Take The Dead End, for instance. The short tar road just stopped on the top of a small incline. The rain had gradually undermined the artificial tar horizon, cracked and crumbled the edges of the road and dropped it off into a miniature, swirling ravine that fed The Creek that advanced across The Grass Field and carved through the base of The Big Sand Dune. The Dead End was my favorite place to be during the thunder and lightning of a hard summer rain. Waiting in anticipation for the dark swirling water of The Drop Off to rise high enough to overflow, being peltingly caressed with warm water, staring into the darkness of the unknown depths, being privy to the rushing birth of The Creek, staying ahead of the creation all the way to the oak tree at the base of The Big Sand Dune, laughing at my footprints in the sand, appreciating the true beauty of wet rocks, floating leaves, wiping water out of my eyes, and opening my mouth to the rain with arms spread wide was definitely worth the random possibility of being electrocuted by lightning. The sun came out and the creek dried up. Left in memory were the imprints of the moving water against the sand and the flattened grasses. I learned about the power of God at The Dead End.
The third good bunny suddenly stiffened in my cupped hand against my chest. Silently the little legs stuck out and it trembled. I hadn’t even gotten the eyedropper out yet. I didn’t know what to do. I couldn’t see what was wrong. Its mouth had opened and the tip of its tiny gray tongue stuck out. I knew it was dying. I just held it, kept it company and waited.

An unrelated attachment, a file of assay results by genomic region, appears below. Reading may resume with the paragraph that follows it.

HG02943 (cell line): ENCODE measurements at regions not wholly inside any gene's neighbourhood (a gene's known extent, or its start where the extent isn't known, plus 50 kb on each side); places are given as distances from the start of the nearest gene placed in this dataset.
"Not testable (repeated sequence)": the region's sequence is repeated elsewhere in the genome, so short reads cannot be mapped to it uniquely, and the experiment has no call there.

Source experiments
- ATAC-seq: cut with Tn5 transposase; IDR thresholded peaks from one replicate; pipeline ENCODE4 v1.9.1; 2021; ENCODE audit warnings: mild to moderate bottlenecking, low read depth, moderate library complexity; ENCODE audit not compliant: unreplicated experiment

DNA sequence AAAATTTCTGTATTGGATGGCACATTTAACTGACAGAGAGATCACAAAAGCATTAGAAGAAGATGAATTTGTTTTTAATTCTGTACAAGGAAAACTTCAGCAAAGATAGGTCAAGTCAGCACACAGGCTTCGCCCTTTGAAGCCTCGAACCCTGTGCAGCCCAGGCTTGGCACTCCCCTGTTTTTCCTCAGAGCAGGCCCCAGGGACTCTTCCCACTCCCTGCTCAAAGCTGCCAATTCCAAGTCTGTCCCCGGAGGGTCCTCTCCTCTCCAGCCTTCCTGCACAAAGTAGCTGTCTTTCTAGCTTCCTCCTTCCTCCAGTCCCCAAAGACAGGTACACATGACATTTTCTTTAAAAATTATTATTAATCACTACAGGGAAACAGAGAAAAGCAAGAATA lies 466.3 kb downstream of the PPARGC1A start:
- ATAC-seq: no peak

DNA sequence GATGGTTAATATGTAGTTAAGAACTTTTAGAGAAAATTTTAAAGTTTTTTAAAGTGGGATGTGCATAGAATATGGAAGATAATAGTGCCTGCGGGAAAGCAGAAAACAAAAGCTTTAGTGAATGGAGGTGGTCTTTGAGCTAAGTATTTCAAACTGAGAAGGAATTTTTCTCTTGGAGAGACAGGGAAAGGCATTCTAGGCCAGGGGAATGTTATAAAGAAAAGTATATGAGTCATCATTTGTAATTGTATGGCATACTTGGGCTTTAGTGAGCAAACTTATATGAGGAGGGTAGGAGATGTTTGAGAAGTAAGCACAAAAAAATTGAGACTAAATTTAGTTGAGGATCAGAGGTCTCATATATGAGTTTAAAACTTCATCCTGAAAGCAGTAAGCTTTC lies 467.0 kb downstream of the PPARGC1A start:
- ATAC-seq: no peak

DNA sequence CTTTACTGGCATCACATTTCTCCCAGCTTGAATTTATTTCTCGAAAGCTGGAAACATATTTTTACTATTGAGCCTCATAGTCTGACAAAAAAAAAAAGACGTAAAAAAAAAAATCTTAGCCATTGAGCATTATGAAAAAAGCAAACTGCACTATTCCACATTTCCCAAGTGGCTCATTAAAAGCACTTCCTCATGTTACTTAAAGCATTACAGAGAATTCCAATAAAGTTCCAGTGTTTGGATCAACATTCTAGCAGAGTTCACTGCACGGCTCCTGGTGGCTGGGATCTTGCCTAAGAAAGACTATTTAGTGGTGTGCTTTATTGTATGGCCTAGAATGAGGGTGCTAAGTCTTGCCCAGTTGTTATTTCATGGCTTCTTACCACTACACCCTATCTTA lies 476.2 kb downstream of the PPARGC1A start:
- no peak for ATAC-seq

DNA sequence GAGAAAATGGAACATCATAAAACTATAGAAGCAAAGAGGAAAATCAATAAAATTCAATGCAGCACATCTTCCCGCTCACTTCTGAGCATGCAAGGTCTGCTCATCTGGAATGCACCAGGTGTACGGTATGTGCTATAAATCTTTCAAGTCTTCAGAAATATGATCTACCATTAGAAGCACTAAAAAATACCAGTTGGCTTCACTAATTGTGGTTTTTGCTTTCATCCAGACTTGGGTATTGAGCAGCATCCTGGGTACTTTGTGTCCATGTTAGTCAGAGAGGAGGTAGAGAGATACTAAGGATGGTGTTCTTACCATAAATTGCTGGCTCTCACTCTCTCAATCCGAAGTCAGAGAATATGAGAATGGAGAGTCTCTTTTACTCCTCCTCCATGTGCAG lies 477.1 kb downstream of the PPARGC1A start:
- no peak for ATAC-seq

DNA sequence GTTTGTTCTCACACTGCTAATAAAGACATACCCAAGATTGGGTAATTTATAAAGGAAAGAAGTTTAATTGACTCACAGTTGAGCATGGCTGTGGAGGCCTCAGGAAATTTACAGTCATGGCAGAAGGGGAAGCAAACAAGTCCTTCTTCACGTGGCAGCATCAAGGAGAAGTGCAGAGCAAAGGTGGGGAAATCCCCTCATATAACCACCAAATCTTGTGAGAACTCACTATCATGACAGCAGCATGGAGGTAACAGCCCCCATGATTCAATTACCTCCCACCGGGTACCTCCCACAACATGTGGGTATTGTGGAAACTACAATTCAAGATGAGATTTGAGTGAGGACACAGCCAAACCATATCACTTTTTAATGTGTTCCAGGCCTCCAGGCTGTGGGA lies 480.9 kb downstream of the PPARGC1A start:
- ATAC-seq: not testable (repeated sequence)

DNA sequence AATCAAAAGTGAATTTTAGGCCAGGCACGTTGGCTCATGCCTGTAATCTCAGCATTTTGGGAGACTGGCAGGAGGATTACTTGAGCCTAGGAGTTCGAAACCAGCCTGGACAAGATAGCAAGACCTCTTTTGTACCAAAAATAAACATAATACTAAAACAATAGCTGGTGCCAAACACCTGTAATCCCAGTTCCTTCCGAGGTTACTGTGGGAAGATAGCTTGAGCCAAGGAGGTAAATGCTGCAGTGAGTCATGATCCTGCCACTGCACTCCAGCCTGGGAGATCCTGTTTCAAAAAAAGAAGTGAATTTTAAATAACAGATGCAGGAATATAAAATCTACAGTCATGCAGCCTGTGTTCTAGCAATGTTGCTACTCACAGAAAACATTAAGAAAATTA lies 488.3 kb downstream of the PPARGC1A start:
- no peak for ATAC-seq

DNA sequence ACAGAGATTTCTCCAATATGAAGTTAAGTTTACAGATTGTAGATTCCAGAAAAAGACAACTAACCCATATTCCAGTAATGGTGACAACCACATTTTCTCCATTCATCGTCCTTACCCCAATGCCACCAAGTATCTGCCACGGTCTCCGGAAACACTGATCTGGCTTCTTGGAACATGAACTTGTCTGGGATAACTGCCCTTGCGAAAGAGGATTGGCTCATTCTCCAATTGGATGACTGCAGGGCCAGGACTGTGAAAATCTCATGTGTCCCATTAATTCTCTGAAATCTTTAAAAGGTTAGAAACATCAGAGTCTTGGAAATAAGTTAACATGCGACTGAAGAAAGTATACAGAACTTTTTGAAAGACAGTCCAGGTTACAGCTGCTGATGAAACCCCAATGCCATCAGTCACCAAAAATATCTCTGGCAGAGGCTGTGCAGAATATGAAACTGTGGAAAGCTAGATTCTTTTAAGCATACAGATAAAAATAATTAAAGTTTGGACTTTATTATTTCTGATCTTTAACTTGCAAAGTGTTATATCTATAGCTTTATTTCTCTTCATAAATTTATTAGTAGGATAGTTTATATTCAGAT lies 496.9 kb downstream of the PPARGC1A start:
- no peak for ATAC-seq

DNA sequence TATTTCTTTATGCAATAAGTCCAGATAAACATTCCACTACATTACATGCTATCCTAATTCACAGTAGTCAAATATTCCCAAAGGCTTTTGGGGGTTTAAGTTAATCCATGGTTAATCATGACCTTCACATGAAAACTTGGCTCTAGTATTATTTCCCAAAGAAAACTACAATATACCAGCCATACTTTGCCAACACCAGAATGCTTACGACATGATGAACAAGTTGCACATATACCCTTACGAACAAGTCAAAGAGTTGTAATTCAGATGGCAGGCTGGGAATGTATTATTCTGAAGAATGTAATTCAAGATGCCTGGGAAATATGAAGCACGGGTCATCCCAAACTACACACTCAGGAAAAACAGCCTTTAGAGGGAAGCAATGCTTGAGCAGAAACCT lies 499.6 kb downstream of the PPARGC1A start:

I wrapped the bunny in Kleenex and put it in the ice cream pail. Mom’s voice was louder and higher. The broken-leg bunny was dead, too. I wrapped it and put it with the other two in the pail. The remaining two had damp faces and they felt cool, even with the lamp on them. The bulb was too far away, but after the Mallard eggs I wasn’t pressing my luck. I could still hear Mom in the kitchen. I dashed out and grabbed a hand towel and two baby pins from the hall closet. I put the two in the towel, folded it in half and pinned it to my shoulders with the big baby pins. Cradling the bundle with my left hand, I put the lamp back where it belonged, moved the box and pail to the other side of the closet, sat in the corner and slid the closet door not quite shut. Now I could relax. They wouldn’t know I was here and I had enough light to use the eyedropper. I could hear Mom crying and shouting in the living room. Three dead already. It got hard to breathe and a tear fell off my face onto the towel.